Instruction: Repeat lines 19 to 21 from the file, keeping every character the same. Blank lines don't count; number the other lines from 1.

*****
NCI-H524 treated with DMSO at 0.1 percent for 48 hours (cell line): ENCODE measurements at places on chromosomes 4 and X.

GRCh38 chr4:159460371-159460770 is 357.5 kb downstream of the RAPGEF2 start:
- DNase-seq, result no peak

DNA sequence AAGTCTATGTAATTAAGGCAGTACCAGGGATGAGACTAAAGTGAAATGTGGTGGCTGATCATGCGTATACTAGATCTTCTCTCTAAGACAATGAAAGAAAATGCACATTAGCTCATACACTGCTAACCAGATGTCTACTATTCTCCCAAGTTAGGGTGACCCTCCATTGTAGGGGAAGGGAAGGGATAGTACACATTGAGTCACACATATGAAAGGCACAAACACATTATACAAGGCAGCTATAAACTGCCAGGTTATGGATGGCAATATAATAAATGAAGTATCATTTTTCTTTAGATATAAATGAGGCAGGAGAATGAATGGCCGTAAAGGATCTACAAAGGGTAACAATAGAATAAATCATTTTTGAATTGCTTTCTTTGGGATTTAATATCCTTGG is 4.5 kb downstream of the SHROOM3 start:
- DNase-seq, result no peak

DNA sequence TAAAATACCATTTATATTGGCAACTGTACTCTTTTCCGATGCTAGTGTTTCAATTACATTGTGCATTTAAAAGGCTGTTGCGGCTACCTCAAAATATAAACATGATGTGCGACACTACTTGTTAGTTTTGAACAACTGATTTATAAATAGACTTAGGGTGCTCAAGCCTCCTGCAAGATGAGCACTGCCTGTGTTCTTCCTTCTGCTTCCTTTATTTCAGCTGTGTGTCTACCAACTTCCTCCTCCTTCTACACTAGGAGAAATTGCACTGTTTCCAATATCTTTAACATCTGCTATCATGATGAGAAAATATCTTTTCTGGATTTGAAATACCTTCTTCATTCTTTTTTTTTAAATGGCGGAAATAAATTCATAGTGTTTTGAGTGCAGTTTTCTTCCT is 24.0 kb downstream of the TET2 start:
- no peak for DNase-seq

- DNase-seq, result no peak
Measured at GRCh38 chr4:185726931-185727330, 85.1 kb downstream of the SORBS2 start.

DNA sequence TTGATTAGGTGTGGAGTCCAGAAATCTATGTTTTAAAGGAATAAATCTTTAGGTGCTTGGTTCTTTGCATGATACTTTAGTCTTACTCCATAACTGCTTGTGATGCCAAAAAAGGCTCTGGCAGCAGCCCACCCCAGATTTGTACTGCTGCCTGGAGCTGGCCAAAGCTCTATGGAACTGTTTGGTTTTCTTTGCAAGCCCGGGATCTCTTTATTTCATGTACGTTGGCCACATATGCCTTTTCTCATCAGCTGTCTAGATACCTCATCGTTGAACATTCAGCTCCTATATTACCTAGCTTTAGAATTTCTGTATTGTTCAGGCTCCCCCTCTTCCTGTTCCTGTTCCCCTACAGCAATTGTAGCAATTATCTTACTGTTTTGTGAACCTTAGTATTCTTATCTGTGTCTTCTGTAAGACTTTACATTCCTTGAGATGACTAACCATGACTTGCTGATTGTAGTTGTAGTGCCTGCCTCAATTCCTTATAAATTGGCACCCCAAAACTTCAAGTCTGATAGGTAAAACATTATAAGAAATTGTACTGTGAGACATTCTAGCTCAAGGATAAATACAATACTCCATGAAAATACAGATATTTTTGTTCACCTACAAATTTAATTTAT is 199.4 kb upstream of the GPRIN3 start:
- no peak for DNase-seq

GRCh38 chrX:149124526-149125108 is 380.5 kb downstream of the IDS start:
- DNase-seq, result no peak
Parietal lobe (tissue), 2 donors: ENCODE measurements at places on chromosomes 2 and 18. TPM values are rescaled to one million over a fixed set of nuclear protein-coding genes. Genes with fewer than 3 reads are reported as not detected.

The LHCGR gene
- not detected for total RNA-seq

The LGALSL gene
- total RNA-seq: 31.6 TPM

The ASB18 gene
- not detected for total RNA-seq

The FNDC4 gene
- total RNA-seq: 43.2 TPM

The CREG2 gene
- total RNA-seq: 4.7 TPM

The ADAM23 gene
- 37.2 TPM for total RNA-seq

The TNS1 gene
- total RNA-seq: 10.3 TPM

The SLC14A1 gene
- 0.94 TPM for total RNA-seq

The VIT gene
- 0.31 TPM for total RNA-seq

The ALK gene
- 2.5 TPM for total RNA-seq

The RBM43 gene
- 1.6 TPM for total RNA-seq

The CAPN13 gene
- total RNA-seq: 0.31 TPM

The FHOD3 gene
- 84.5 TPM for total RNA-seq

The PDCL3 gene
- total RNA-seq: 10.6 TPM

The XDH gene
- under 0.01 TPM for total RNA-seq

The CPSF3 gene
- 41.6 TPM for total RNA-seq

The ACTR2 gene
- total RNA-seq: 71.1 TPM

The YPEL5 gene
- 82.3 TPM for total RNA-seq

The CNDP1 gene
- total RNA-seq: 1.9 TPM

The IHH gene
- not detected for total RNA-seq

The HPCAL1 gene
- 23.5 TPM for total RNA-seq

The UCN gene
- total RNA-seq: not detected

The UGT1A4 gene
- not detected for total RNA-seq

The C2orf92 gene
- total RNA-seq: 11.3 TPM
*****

The ASB18 gene
- not detected for total RNA-seq

The FNDC4 gene